Mask depicting Dzunukwa with Coppers, c. 1980 by Lelooska (1933 - 1996)
Mask depicting Dzunukwa with Coppers, c. 1980
Lelooska (1933-1996), Cherokee & Adopted Kwakwaka'wakw
red cedar, pigment, copper shields, bear fur, horse hair
14” high x 15” wide x 7” deep
Dzunukwa is the Kwakwaka'wakw name for the Wild Woman of the Woods. She is a giant, spiritually powerful spirit who can resurrect the dead and manifest lightning with her supernaturally loud voice. Dzunukwa guards and protects her children, who are all creatures and spirits of the forest. Human children who wander are likely to be captured by her and thrown into a basket on her back. She is almost always depicted with an accentuated mouth in an oval shape to represent her whispers in the wind that attract humans to the woods.
As well, Dzunukwa is considered a hierarchy figure, and if she comes to dance at your ceremony, it is a great honor. In this depiction, Dzunukwa has two "coppers" embedded in her cheeks. The copper, or tlakwa as it is called in the language of the people, resembles a shield with a T-shaped ridge and symbolizes its owner’s wealth and high rank. Passing from owner to owner, the copper grows in value. This mask would have been owned by a high ranking member of society.
Master carver and storyteller Lelooska was born Don Smith in Sonora, California in 1933. He was called Yana the Bear at birth, but it was the name Lelooska, meaning "To Cut Against Wood With a Knife," that brought him fame. Lelooska and his family moved to Hubbard, Oregon in 1936, where they ran a gift shop, and where Lelooska began to carve under the tutelage of his grandfather He-Kill, Cherokee Nation from Oklahoma.
Though Lelooska was taught the traditional art and stories of the Cherokee, it was the carvings and myths of the Northwest Coast culture that inspired him to make carving a full time endeavor. He won acclaim for his totem poles, carved out of old-growth cedar. He is said to have carved 100 or more totem poles and thousands of masks, using only the D adze, the elbow adze and the hooked knives.
During Oregon's Centennial in 1959, Lelooska carved a 50-foot totem pole celebrating the state's role in Operation Deep Freeze, which established a scientific station at the geographic South Pole. The pole now towers over Washington Park Zoo in Portland. He carved a duplicate 30-foot Friendship pole, which dominates the entrance to the international airport at Christchurch, New Zealand.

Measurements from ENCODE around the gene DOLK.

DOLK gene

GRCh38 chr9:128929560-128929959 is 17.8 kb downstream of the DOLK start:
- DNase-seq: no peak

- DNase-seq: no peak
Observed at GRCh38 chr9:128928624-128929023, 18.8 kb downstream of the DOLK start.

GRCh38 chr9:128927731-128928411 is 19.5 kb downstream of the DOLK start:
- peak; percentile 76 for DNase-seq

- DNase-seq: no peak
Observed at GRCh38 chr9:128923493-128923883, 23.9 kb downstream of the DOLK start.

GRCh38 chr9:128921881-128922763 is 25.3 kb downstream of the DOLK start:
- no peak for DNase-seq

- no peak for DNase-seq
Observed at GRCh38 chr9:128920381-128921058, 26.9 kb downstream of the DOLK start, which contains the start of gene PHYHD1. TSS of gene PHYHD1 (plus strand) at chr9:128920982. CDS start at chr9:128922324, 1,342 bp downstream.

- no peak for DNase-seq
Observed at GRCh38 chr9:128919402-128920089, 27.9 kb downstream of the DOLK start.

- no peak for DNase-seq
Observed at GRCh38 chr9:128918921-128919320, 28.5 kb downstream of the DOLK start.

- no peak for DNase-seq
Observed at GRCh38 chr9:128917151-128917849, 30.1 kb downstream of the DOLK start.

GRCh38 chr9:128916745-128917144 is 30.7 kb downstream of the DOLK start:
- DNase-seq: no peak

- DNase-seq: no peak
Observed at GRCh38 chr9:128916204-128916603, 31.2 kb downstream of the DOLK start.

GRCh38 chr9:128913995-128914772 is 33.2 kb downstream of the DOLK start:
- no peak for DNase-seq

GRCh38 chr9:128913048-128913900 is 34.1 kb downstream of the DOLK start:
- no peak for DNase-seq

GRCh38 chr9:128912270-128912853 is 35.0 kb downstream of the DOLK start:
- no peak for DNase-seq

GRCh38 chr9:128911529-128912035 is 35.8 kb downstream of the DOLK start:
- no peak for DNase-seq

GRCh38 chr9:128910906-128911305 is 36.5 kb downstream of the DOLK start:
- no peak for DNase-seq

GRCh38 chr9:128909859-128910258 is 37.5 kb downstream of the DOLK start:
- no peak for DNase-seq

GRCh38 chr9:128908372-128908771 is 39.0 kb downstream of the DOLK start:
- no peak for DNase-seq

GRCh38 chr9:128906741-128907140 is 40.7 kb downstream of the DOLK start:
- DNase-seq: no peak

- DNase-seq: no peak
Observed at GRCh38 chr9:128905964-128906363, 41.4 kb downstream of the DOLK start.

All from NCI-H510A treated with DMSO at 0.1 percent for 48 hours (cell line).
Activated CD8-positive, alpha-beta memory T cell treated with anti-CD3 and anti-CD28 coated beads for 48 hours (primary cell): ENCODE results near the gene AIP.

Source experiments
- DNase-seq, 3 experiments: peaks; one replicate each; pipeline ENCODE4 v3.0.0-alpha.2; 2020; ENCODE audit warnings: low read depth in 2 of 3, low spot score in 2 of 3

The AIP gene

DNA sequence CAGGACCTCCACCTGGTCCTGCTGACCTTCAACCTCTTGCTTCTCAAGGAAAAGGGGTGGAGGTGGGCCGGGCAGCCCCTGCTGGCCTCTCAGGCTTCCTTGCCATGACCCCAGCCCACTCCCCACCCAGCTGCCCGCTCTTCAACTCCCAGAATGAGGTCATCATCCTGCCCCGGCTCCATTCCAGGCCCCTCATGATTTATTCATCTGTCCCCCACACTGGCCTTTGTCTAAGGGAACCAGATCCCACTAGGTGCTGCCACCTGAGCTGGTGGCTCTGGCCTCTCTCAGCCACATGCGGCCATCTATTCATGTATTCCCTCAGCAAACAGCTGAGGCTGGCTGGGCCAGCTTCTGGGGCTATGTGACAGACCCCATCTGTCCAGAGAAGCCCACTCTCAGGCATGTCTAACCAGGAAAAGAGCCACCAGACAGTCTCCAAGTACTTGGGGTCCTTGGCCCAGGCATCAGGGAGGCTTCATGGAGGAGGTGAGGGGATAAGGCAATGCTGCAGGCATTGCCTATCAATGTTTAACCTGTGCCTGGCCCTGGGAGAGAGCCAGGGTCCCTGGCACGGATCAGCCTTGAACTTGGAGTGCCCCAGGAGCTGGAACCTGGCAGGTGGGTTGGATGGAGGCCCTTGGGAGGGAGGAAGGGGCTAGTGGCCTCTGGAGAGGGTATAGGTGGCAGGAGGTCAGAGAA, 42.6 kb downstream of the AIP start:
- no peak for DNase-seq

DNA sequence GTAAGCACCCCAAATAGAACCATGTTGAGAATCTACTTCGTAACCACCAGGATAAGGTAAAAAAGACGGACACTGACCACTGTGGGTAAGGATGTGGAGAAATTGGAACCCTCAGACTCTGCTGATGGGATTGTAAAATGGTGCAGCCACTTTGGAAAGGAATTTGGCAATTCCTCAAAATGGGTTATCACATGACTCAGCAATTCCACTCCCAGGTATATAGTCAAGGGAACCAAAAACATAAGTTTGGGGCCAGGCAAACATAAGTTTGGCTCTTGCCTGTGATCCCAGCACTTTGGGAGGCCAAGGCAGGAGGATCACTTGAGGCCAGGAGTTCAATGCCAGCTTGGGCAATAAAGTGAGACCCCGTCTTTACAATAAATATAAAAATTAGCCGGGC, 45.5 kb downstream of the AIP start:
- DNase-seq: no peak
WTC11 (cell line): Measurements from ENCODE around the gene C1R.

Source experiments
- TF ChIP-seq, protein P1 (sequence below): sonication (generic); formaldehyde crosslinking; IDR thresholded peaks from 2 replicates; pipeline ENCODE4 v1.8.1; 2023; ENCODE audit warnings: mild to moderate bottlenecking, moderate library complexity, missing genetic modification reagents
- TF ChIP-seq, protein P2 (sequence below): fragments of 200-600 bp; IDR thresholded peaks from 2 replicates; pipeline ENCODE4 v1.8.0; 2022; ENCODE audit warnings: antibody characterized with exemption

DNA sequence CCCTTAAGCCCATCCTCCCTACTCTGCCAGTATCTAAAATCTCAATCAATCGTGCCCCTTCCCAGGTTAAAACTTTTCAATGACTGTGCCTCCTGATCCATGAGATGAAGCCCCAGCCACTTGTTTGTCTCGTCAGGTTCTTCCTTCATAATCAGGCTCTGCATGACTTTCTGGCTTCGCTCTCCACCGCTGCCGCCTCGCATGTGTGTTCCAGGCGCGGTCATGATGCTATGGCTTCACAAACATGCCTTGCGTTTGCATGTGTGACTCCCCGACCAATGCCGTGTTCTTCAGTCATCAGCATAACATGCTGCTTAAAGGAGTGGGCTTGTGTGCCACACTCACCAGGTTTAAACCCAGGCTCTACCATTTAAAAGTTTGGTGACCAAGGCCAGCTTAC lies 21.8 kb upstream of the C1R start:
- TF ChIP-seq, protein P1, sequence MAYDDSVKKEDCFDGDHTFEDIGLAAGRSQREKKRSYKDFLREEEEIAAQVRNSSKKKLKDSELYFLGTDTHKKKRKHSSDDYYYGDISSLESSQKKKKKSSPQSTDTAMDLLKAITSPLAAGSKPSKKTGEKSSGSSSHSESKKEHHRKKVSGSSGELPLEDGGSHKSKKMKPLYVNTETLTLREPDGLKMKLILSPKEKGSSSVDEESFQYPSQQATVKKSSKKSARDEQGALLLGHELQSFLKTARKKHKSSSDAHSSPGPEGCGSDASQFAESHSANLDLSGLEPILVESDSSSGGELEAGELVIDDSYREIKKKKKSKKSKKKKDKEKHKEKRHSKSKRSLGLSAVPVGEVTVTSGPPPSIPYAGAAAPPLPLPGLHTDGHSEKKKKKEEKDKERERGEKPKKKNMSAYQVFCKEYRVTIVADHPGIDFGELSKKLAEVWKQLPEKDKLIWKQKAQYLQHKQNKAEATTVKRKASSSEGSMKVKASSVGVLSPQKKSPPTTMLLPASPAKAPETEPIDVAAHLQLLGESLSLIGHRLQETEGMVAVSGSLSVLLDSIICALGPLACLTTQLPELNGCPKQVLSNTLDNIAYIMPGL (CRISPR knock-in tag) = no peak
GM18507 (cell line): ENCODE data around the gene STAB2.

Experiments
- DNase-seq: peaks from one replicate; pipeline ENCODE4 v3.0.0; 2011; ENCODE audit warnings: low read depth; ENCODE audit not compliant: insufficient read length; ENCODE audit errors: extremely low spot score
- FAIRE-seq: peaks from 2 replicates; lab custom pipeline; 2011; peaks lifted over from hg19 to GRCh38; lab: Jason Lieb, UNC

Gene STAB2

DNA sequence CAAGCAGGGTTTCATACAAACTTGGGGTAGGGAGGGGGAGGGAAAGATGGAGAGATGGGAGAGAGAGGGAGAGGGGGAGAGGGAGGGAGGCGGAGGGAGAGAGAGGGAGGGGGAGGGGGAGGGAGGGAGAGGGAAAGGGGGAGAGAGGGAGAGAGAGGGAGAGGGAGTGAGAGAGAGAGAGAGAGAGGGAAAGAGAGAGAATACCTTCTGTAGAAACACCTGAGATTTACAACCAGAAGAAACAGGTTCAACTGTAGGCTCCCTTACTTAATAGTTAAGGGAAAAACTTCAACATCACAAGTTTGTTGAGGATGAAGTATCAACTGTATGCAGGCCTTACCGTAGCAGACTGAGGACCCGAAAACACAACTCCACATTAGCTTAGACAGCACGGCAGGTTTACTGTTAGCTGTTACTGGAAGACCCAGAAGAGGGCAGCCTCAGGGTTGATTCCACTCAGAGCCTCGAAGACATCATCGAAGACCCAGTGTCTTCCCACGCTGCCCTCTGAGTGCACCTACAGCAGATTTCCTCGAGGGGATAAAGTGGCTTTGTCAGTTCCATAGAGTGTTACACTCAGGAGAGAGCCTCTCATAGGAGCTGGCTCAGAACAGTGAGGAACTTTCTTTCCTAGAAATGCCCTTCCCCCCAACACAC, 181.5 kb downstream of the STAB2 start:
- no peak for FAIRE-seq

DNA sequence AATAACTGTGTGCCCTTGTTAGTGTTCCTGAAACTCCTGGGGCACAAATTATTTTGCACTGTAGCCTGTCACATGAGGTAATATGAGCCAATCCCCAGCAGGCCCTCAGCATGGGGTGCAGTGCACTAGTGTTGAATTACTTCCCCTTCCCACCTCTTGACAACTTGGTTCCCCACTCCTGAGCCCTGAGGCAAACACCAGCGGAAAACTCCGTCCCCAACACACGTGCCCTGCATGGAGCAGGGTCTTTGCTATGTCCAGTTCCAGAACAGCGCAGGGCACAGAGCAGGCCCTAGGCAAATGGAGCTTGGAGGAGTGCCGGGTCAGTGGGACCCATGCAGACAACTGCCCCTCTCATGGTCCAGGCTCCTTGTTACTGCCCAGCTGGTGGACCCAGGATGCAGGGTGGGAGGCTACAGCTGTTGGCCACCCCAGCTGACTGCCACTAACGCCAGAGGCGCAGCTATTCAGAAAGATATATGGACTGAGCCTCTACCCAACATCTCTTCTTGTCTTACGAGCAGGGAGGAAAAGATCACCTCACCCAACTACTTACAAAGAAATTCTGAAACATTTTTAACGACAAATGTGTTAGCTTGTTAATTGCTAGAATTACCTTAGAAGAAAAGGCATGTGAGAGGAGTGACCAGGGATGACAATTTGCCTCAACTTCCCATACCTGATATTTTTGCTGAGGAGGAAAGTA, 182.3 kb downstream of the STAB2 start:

In 1961, the family moved to Ariel. Volunteers helped build a traditional longhouse, a log museum, and later an art gallery. In 1968, Chief James Sewid, hereditary chief of the Kwakwaka’wakw Nation on Vancouver Island, held a potlatch to adopt Lelooska, his mother Shona-Hah, his sister Patty Fawn, and his brother Tsungani into the Sewid family.
Lelooska and his family offered traditional dance and storytelling performances, wearing the masks and robes of the Kwakwaka’wakw Nation of British Columbia. Lelooska, with his deep and commanding voice, brought to life the myths and legends of his ancestors.
The longhouse shows were among his proudest accomplishments, attracting 25,000 visitors a year. There were also workshops in American Indian culture offered by the nonprofit Lelooska Foundation, where students can earn college credits from Central Washington University and Lewis & Clark College.
Lelooska received an honorary doctorate from Lewis & Clark for his leadership in American Indian art and culture. He also was given the school's Aubrey Watzek Award for his contributions to American Indian culture. Lelooska has works in both Private and Public Collections including the National Museum of the American Indian, The Chicago Art Institute, The Portland Art Museum, and The Estate Collection of Arlene Schnitzer.
Lelooska passed away peacefully at home in Ariel, Washington in 1996.